It may not be able to brag about escaping from the labs of Valve or Crytek, but that's no reason to discount Simutronics' HeroEngine. After all, BioWare, in its never-ending quest to unite as many seemingly made-up words as possible (Simutronics?), is using it for its Star Wars: The Old Republic MMO. And, no offense, but we think they know better than you. Probably.
“Our goal was to partner with a platform developer that knows online gaming and virtual world development, and the team at Simutronics has an excellent track record in that respect,” said Gordon Walton, Co-Studio Director at BioWare. “Their HeroEngine was specifically created for building MMOGs and it allows for a great amount of flexibility in the way our entire team collaborates.”
The HeroEngine allows developers to construct a game while playing on a server, meaning that a swing of the nerf bat will no longer take a couple weeks. Additionally, the engine eliminates "the need for nightly builds and code crunching, which significantly reduces the notoriously long MMOG development cycle." In short, this means that The Old Republic may actually escape from BioWare's tractor beam before the LHC comes back online and destroys us all.
Yeah, we're pretty determined to see this game end the world. What of it?
Update: *Waves hand in front of your face* This is apparently just a big misunderstanding. EA told Shacknews that "no statements have been made about the Star Wars business model," and that Ricitiello's statement was misunderstood. Thus, we can't really know how EA will sink its hooks into your wallet until February rolls around. So yeah, these droids? Totally not the one's you've been searching for.
Subscription fees, as we've discussed at length, are the beginning of a slippery slope down Blizzard's single, mega-games' throats, but microtransactions might be a different a story. Most titles that take up the little big label offer their services for free (or a small nominal fee), hoping that you'll drop a few coins into their cup at some point in the future. And if EA has its way, Star Wars: The Old Republic will be one such game.
"We are continuing to stick to the plan relative to building out our direct-to-consumer models which include microtransactions and subscriptions," said EA CEO John Riccitiello in a recent conference call. "The recent launch of Warhammer [Online] is a great example of that."
"Other initiatives we've announced, for example [the] Star Wars online MMO, are mid-session games which are microtransaction-based," he continued. "You'll be hearing more about those in the February [conference] call."
This announcement certainly seems to suggest that BioWare's galaxy far, far away won't take subscription fees as a viable method of payment, though Riccitiello didn't go so far as to completely rule them out.
Regardless, the potential accessibility of a "free" MMO combined with the production values and gameplay of a Scrooge McDuck-level big-budget game could very well melt the Lich King right off his frozen (and likely very uncomfortable) throne -- probably ending all productivity as we know it.
tl;dr: Looks like the Mayan Apocalypse might be coming early this existence. Neat!
Yuck. It's one thing to give the spotlight over to piracy and other dirty deeds on a bi-daily basis, but after seeing it all culminate, well, we're going to need to lie down for a little while.
Torrent-tracking blog TorrentFreak recently scoured the undersides of gaming's most illicit tables, putting together a list of piracy's greatest hits. The bottom line: Spore, as expected, took home the golden failboat ticket, while three of EA's other titles made the top five.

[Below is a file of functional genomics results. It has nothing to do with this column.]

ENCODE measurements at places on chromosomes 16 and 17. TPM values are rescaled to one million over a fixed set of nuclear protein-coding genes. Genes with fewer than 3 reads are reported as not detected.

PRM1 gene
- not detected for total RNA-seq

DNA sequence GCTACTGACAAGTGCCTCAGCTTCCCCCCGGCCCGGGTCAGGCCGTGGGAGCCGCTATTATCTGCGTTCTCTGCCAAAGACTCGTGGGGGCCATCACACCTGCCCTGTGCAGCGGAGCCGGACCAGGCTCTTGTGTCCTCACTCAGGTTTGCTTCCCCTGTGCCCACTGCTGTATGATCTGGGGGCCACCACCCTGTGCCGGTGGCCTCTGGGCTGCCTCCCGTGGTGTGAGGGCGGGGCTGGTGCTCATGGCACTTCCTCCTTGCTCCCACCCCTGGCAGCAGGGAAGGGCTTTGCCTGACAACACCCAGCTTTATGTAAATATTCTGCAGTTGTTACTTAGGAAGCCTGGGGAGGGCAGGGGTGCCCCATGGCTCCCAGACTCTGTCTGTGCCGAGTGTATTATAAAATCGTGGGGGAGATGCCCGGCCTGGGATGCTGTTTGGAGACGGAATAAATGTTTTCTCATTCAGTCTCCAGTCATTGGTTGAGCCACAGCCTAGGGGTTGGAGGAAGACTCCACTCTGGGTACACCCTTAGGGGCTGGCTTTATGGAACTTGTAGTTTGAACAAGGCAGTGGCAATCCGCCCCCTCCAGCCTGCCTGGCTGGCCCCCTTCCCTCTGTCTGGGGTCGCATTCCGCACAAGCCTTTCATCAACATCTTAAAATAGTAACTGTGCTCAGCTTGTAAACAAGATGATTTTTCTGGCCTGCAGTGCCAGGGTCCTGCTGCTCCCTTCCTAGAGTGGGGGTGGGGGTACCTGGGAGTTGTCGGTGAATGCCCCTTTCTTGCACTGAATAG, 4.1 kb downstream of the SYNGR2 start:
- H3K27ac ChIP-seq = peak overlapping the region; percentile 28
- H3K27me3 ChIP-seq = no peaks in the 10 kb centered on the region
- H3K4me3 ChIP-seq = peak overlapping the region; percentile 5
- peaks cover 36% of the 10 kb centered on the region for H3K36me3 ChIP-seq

Meanwhile, big names like Call of Duty 4, Fallout 3, and Far Cry 2 also felt significant disturbances in their sales. Check out the full list below:
Spore / 1,700,000 / Sept. 2008
The Sims 2 / 1,150,000 / Sept. 2004
Assassins Creed / 1,070,000 / Nov. 2007
Crysis / 940,000 / Nov. 2007
Command & Conquer 3 / 860,000 / Mar. 2007
Call of Duty 4: Modern Warfare / 830,000 / Nov. 2007
Grand Theft Auto: San Andreas / 740,000 / Jun. 2005
Fallout 3 / 645,000 / Oct. 2008
Far Cry 2 / 585,000 / Oct. 2008
Pro Evolution Soccer 2009 / 470,000 / Oct. 2008
Remember kids, only you can prevent PC game piracy. Otherwise, we'll light you on fire. Don't mess with us. We're crazy.
Back in our September 2008 issue, we published a list of 9 Skills Every Nerd Needs – a lighthearted examination of the essential abilities Maximum PC readers should have in their geek arsenal. We still stand by that list, but we were somewhat one-upped last month when we saw that Gizmodo had since run its own list of 50 key geek skills. Their list was very respectable, but we thought that we could do better by not only expanding and refining our original story, but actually teaching you these skills. The highest echelon of geeks will be able to do everything in this list, and this is by no means a full categorization of the complete geek skillset – only what we consider to be the most indispensable abilities. Have anything to add to our list? Post it in the comments!
Nvidia's nZone website has posted download links to new beta videocard drivers, version 180.84, for both Vista and XP. Little information has been given about the new drivers, other than that they're intended to improve gameplay with Rockstar's new Grand Theft Auto IV videogame.
"Nvidia recommends that you update your system with the following GeForce v180.84 driver for the best experiences on Grand Theft Auto IV," nZone writes.
Users who have installed and played GTA IV on the PC have complained of varying issues, including missing textures and intermittent crashes. GTA IV's support page lists several troubleshooting steps, one of which recommends users download the newest drivers with a link to the nZone page containing the beta release. However, no specific bug fixes or performance issues have been identified with the new drivers, so it might be hard to tell what difference they're making.